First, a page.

Flying out of Kalamazoo a few weeks ago, I looked down as the airplane made its way west towards O’Hare. The Allegan Forest stretched out below me, a deep green patch of trees standing defiant among the squares and rectangles and irrigation circles of the neighboring farmland. To my surprise, I was able to spot the field I call the Old Farmstead – an upside down “L” carved out of the forest, with a triangular, pork chop shaped pond at the southern edge. The patches of sandy soil that I know so well stood out – pale, off white blotches against the pale green of the field and the deep green of the forest.
The next weekend I wandered through the field, and looked back at the sky, trying to figure out where I may have been when I looked down onto this very spot. I have no idea. However, despite dry weather these last several weeks, the field was still green. A bit of brown was just beginning to show, but the patches of cactus, wild grapes, knapweed, and wild strawberries were still lush and green.
The weather this year is unusual. It always is. This July just passed has been cool and dry. The air is dazzling clear – like it is in October – and high clouds roil through the skies, always threatening rain but, lately, not making good on that promise.
Dragonflies were abundant. I finally got a chance to give the Pentax K7 a workout and did my best to get some shots of dragonflies with knapweed blooms in the background. I finally took a few hundred shots with this excellent camera – but was disappointed to come home and find a faint light band running vertically through every shot. Apparently, the sensor is defective. Oh well – the defect is invisible in web-sized images, so I will feel free to post the day’s shots. Meanwhile, I am in the process of returning the camera for one that has a sensor that operates correctly.
Meadowhawk Dragonfly with Knapweed in the Background
I should not be kind to Knapweed. It is, after all, an invasive plant. By today’s reckoning it is an undesirable plant. We wish it wasn’t here.
Over the ages, we humans have exercised peculiar logic in how we judge (and condemn) the natural world. In days gone by the calculus that human used to judge the worthiness of the natural world has ranged from the doctrine of signatures, to ideas of economic usefulness, to today’s notions based on whether or not that particular species was part of the ecosystem that was once – but is no longer – in place.
Personally, I’m reluctant to render judgment on a thing that grows up out of the ground, but that’s just me. It seems that those who engage in this calculus of judgment have always considered themselves to be the most knowledgeable of the natural world, the most eager to manage it, the closest and yet most removed from the thing they profess to advocate for. Well – it’s just knapweed, a good place to perch if you are a dragonfly.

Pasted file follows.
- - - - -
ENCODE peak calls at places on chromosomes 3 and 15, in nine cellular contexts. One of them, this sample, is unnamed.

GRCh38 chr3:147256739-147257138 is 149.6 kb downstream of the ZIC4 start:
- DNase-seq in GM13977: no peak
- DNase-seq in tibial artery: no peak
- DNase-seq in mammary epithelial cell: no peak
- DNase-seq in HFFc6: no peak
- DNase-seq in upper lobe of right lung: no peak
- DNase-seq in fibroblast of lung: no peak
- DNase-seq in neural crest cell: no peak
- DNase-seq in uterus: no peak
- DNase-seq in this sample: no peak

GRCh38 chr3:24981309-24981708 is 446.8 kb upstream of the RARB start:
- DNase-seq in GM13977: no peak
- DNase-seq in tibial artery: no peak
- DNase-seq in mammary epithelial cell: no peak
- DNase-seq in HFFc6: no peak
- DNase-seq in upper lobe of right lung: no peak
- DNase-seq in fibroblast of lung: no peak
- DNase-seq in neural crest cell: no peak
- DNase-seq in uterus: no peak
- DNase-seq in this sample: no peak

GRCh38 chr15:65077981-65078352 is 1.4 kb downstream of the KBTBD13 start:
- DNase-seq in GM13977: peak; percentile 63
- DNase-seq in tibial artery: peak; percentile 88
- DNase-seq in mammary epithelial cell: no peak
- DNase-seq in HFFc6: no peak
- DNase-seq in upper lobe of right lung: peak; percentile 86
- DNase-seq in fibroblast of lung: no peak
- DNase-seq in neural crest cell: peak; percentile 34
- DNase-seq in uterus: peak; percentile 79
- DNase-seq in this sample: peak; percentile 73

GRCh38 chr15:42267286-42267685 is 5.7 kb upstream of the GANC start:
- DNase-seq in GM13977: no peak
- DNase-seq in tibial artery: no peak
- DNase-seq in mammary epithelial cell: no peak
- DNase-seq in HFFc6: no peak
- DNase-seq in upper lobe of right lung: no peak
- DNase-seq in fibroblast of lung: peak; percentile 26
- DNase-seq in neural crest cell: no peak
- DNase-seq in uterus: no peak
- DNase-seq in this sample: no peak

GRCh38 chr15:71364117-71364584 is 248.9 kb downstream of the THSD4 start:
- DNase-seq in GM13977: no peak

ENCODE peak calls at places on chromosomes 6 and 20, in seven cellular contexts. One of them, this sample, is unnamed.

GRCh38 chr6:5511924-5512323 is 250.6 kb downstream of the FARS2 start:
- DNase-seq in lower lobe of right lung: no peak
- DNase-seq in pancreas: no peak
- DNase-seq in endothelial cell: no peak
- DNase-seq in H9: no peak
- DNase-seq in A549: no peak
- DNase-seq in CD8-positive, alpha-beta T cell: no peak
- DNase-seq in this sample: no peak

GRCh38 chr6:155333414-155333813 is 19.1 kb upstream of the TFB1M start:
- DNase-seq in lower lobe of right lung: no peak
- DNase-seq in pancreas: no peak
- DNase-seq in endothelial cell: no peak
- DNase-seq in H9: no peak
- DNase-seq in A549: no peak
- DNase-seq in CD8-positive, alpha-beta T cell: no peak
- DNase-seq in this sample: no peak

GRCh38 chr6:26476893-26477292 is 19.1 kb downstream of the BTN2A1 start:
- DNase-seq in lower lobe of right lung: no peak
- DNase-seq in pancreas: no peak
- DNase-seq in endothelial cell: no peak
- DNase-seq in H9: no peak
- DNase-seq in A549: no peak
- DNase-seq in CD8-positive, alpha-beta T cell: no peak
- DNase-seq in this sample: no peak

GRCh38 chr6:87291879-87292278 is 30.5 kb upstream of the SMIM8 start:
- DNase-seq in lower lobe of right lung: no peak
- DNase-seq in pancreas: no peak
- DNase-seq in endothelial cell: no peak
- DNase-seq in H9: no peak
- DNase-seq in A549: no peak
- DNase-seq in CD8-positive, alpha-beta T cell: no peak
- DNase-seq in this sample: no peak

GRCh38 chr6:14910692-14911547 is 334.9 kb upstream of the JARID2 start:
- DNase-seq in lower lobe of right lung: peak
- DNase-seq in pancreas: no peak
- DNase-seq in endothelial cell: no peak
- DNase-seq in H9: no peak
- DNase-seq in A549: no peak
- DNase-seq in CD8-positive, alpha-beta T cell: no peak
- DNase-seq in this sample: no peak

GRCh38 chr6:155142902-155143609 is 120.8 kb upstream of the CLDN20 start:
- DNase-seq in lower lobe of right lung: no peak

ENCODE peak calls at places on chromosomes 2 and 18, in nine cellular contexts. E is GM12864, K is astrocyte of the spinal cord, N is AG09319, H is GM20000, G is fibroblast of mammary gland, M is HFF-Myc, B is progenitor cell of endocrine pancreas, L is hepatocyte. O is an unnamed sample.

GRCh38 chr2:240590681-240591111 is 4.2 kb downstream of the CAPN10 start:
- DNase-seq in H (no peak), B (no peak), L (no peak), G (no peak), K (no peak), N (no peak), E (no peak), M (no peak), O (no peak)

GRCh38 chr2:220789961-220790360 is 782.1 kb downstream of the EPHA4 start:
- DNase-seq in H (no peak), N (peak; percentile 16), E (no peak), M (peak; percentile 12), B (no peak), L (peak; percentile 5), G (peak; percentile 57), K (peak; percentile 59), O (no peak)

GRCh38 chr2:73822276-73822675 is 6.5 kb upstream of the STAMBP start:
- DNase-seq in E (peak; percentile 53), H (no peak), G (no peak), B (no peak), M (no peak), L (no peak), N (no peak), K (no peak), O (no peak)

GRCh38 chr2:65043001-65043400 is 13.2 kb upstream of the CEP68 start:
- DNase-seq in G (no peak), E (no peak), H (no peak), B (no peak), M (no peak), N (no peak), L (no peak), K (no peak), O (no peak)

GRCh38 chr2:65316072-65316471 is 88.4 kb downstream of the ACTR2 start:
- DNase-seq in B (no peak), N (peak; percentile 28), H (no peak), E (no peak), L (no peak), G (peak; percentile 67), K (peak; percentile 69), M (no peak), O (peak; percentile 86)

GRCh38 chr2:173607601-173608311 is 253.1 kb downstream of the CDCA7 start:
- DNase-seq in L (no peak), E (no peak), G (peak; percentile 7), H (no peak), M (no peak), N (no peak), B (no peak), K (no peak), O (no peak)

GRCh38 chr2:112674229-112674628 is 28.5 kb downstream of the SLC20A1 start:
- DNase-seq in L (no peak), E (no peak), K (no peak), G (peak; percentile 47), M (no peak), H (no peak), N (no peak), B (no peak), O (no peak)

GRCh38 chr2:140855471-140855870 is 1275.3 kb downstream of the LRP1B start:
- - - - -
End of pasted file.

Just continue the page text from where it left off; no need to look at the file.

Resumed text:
This Saturday just past – August 1, 2009 – I returned to the fields. I was sadden to see that the mowing had finally caught up with this location, and the thick knee high vegetation was cropped down to a uniform 3 or 4 inch high fuzz covering the land. Wild grapes, prickly pear cactus, oak saplings, iris leaves all lay chopped together – a grim vegetable hash coating the sandy soil. Most trees less than a few inches in diameter were chopped down in this mowing process, though some individuals were left standing – many badly mauled.
Oh well – I knew this day would come. I first found this spot right after it had been mown. That was four years ago – the land had healed but is now wrenched back to its previous state.
Of course, if this is not done then the land will simply revert to forest. I suppose the mowing is a substitute for the fires that once kept the Pine Barrens from being overgrown. Yeah - it’s a bit of charade. There is no real ecosystem in lower Michigan, or really in most places in the US. The ‘management’ of natural systems is a house of cards balanced on a tight rope. Can we ever manage our way back to the ecosystem that once was in this place – free of invasive species, with rivers flowing the tracks they once travelled?
It seems unlikely. When you can’t go forward and you can’t go back – what is there to do but maintain an artificial normalicy.
I told all this to a red dragon, perched on slim branch near the pond’s edge. He was unimpressed.